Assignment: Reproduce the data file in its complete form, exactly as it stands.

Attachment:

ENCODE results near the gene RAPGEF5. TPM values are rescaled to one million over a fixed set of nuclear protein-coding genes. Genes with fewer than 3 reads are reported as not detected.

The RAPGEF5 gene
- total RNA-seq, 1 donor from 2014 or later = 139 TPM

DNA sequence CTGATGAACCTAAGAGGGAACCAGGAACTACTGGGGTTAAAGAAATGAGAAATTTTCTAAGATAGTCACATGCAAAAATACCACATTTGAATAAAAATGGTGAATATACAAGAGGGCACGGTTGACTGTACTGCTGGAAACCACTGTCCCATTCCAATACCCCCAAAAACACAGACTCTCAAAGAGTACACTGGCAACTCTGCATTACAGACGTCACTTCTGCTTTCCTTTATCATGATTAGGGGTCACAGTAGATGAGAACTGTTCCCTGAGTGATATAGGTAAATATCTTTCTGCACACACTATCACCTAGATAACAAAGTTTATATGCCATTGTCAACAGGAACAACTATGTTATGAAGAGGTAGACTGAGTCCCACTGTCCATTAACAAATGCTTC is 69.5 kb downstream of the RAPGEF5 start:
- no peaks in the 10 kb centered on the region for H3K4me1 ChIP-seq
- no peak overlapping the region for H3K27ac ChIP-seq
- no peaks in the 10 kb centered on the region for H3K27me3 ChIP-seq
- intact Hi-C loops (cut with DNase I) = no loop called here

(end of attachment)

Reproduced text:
ENCODE results near the gene RAPGEF5. TPM values are rescaled to one million over a fixed set of nuclear protein-coding genes. Genes with fewer than 3 reads are reported as not detected.

The RAPGEF5 gene
- total RNA-seq, 1 donor from 2014 or later = 139 TPM

DNA sequence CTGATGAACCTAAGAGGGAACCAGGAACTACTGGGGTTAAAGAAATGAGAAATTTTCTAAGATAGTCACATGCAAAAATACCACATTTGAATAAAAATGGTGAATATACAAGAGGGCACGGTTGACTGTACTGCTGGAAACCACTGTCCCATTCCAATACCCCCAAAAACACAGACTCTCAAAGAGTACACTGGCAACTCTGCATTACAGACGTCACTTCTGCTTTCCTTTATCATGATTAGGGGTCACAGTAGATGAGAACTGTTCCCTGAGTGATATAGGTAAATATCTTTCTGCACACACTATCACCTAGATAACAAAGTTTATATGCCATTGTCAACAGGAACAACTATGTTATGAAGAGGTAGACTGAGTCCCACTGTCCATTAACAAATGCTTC is 69.5 kb downstream of the RAPGEF5 start:
- no peaks in the 10 kb centered on the region for H3K4me1 ChIP-seq
- no peak overlapping the region for H3K27ac ChIP-seq
- no peaks in the 10 kb centered on the region for H3K27me3 ChIP-seq
- intact Hi-C loops (cut with DNase I) = no loop called here